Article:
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    I think it's the fact that they're alive and you can put them to sleep with anaesthesia that points to them having a conciousness.

    Electron potentials are just our clumsy way of quantifying it.

    @haidut do plants have electromagnetic fields?

    The planets, the stars, the solar system, and probably the galaxy are alive and conscious.

    I'd say earth is a meta conciousness made up of a collection of different conciousnesses, sort of like how our experience of human conciousness is made up the combined interaction of our neural, bacterial, circulatory, and endocrine systems.

    I think earths conciousness is made up of the combined interaction of its magnetic, oceanic, biological, and geothermal systems. Victo schaubergers living water system goes a way into explaining what I'm talking about. The streams and deltas and lakes and rivers are all connected to the oceans which are connected to each other and I think collectively they would act as a living system. Same with the biodome and the other earthly systems.

    I'm fascinated by the earths core. Its more or less accepted that it didnt form via accretion like we were all taught. It functions like an electric dynamo, and is powered by the electromagnetic energy coming from the sun. It's spin is responsible for the electromagnetic field that protects the earth and allows life to exist.
     
  16. pimpnamedraypeat

    pimpnamedraypeat Member

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    What haidut is talking about is the unique property of anesthesia that allows it to interfere with conciousness by having an insulating effect on a living beings electrical system.

    I think you are taking conciousness to mean self aware. Possessing an 'I'. Something that could possibly pass the mirror test. A plant ia definitely aware of it's environment even if its not self aware. I think self awareness is something that arises from being a social animal. You have to be aware of yourself as an individual to function in a social system. Plants have a different sort of awareness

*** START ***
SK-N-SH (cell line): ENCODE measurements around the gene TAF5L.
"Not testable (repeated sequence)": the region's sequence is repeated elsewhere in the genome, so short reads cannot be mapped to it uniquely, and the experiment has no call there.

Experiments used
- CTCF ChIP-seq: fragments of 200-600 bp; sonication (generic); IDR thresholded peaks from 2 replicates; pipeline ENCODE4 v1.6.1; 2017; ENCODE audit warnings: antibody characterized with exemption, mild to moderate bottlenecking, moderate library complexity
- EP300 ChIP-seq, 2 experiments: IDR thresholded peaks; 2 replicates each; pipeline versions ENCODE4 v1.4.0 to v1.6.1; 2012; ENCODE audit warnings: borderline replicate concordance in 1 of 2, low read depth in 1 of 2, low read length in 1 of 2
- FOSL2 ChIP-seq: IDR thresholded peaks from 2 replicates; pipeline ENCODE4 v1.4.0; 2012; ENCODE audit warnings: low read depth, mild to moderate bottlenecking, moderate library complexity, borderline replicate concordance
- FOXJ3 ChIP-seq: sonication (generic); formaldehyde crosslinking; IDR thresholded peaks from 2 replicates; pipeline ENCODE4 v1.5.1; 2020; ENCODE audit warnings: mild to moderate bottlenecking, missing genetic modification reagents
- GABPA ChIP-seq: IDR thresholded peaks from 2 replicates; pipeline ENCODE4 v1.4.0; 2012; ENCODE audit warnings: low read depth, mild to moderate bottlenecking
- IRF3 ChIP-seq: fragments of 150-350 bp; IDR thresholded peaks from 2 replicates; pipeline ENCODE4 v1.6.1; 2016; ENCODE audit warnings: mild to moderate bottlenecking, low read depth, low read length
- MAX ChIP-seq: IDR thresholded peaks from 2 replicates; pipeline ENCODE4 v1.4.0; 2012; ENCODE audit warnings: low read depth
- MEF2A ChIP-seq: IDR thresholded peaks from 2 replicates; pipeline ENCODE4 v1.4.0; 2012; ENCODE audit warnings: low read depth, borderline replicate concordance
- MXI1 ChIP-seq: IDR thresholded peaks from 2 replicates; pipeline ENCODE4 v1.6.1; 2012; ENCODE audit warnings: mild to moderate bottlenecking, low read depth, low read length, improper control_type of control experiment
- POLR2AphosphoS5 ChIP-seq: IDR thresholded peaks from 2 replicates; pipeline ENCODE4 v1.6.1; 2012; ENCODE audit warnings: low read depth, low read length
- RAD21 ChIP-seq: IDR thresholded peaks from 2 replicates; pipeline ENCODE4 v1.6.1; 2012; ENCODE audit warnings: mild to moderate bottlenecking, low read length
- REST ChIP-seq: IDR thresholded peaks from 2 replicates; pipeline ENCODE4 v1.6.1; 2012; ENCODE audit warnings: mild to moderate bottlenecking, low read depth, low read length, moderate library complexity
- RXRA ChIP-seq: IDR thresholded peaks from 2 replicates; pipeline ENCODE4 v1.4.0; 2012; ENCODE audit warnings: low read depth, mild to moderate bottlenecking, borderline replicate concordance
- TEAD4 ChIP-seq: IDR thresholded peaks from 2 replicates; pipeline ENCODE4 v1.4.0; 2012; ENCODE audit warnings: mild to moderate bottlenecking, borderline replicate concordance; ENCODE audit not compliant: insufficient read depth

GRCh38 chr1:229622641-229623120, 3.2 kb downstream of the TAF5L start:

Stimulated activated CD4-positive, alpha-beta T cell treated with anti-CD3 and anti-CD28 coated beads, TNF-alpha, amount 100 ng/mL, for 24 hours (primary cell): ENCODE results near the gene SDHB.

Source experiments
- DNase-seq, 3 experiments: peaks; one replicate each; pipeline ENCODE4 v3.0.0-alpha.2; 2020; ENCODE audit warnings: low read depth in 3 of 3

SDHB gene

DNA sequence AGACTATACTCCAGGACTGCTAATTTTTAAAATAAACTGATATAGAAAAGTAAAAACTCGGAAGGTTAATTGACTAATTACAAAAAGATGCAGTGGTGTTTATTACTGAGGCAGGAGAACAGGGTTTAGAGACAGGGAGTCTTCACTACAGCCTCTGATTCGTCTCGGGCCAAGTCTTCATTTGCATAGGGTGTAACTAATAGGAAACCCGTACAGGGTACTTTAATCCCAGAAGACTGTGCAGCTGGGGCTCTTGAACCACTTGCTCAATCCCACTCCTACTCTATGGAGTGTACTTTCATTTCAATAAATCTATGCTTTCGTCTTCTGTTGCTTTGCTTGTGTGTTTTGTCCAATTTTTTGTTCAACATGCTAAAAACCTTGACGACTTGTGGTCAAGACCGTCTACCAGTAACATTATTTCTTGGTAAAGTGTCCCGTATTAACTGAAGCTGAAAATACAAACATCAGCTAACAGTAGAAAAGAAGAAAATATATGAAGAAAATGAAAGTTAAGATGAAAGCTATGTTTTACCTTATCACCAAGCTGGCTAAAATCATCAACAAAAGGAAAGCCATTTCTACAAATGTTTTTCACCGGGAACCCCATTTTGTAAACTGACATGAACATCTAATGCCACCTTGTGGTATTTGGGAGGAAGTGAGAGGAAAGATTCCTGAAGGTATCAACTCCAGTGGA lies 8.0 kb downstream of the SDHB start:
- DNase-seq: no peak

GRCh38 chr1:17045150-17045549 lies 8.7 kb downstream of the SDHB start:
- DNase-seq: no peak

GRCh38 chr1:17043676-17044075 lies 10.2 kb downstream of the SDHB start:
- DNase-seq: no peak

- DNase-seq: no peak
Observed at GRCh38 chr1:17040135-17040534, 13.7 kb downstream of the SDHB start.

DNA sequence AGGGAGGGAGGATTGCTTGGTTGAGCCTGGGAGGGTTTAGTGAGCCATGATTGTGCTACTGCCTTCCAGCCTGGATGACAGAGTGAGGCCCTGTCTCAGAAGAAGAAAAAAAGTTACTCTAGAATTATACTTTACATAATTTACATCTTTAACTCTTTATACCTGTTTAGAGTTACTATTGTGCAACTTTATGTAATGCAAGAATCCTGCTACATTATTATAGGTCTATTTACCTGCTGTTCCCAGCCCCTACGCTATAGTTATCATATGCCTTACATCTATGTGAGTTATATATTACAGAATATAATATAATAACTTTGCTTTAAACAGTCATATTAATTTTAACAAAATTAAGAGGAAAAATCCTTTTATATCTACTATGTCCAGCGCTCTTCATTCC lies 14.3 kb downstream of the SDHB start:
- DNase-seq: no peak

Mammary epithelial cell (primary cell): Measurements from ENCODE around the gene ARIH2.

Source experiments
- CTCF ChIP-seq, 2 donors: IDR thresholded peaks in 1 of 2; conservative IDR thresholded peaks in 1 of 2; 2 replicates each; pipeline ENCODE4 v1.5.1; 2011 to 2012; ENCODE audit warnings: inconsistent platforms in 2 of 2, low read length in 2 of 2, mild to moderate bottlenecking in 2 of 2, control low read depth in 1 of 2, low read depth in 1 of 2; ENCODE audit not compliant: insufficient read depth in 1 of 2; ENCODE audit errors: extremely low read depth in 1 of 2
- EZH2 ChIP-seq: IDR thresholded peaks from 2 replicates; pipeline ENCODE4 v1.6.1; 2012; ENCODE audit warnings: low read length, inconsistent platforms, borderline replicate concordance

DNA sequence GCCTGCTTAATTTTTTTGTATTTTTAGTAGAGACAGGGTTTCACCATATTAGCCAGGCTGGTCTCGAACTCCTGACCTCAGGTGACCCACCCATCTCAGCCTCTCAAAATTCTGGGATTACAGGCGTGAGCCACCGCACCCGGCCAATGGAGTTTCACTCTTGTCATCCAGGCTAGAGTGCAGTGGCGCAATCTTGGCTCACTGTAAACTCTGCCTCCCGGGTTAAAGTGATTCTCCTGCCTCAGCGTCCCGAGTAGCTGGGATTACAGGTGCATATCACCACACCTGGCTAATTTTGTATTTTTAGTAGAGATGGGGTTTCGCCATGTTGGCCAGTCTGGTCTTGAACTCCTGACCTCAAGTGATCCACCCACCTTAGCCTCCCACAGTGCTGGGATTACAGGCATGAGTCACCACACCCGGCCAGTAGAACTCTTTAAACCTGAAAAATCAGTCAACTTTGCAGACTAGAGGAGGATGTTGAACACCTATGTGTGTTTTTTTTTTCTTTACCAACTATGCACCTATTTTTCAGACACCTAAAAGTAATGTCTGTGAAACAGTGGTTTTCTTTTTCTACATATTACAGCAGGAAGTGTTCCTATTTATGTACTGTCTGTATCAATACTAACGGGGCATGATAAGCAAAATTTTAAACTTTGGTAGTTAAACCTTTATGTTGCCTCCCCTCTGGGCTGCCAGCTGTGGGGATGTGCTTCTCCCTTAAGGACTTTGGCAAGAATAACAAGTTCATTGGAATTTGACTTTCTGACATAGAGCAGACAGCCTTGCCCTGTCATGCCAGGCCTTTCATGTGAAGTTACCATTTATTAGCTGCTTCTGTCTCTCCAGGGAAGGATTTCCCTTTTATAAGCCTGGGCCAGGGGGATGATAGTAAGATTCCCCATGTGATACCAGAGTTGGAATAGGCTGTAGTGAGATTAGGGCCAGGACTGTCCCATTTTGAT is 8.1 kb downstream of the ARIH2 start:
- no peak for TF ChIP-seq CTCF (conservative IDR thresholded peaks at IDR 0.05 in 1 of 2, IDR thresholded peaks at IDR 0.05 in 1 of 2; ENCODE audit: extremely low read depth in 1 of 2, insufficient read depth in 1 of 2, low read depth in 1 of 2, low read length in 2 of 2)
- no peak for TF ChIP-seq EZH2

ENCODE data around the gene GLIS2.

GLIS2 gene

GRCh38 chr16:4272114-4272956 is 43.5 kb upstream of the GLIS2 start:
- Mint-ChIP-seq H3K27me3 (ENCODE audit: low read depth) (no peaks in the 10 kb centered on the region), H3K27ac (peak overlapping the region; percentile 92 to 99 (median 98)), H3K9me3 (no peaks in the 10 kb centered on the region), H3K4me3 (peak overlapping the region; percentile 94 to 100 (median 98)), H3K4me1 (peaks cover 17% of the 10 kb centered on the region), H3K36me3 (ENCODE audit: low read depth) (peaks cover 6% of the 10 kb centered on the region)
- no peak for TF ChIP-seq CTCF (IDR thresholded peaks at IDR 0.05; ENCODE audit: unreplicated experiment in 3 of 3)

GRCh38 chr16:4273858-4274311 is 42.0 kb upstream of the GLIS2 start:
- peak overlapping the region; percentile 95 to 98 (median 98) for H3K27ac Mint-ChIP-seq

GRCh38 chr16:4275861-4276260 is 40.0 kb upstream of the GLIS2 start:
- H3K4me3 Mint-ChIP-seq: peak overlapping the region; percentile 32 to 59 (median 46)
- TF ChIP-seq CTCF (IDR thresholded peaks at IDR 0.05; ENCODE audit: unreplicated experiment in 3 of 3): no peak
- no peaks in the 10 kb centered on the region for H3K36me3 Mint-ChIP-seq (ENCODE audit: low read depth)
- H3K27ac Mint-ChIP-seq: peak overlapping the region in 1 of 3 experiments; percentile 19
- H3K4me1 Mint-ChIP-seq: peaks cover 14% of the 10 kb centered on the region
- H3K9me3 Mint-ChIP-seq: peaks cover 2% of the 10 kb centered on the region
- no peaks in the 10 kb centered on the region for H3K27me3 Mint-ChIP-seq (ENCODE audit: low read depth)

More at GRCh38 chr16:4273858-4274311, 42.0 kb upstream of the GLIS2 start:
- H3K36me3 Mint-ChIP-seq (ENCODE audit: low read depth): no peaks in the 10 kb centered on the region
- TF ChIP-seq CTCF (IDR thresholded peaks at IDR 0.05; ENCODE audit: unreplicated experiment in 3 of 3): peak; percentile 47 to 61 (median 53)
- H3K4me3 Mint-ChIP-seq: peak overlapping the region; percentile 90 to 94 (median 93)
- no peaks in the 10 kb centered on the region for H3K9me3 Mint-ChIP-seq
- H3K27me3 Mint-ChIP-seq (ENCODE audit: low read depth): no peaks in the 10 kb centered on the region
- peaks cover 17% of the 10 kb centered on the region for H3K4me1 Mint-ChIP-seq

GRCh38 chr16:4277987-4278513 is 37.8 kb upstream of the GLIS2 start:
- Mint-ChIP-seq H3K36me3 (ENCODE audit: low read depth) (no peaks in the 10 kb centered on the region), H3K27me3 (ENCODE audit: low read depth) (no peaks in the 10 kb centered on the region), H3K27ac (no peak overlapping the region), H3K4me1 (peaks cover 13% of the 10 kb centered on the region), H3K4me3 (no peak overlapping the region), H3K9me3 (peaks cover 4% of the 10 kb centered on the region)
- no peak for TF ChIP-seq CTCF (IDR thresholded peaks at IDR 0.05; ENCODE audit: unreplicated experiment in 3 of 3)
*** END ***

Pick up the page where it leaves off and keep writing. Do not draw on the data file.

17. raysputin

    raysputin Member

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    Interesting perspective. Reminds me of the ant and tree symbiosis in some cases. I'm sure there is much of this in nature.
    https://w3.marietta.edu/~biol/costa_rica/animals/acacia_ants.htm
     
  18. michael94

    michael94 Member

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    I wonder what would happen if you tried growing plants next to a bitcoin mining rig? Would be an interesting experiment
     
  19. pimpnamedraypeat

    pimpnamedraypeat Member

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    Ants colonies seem to work like little brains with each ant functioning as a neuron and all the ants contributing to a collective conciousness that arises out of the millions of interactions they have.

    I read a book about this once where researchers stumble upon a massive ant colony and do experiments on it and one by one they start dissapearing and they find out at the end that the ant colony is alive and each one of the millions of ants acts as a neuron or a node to give rise to a surprisingly intelligent neural network colony that's secretly picking them off to protect itself.
     
  20. Ritchie

    Ritchie Member

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    Yeah I think it's important to define consciousness in terms of this discussion. I am taking it to mean something similar to what animals (including humans) experience in terms of an 'I', a sense of self within the world and environment and freedom of action there in. Plants are predictable in terms of their behavioural reactions to stimuli and their environment, and these reactions to stimuli (even though they may be extremely intelligent, complex and highly evolved) are replica-table time and time again just like with reflexes or the way computers respond.. Sentient conscious animals' behavioural reactions are not. There must be some defining difference that differentiates sentient creatures that have freedom of action and thought within their environment compared to intelligent life like plants that have a predictable reactions that can be repeated over and over with the same outcome, don't you think? I would deem that difference consciousness, conscious awareness or sentience.. But if you are taking consciousness to mean anything that can react intelligently with its environment and be aware of its surrounding stimuli from a sensory perspective and react accordingly, then of course plant life and bacteria would be included. In the same sense, a coma patient will react to their environment and stimuli in an intelligent way, they will digest food/nutrients through a drip, have cellular reactions and reflexes to probing etc, regenerate hair and so forth, self regulate body temperature, breathe and convert oxygen and so forth.. However we wouldn't say they are conscious would we?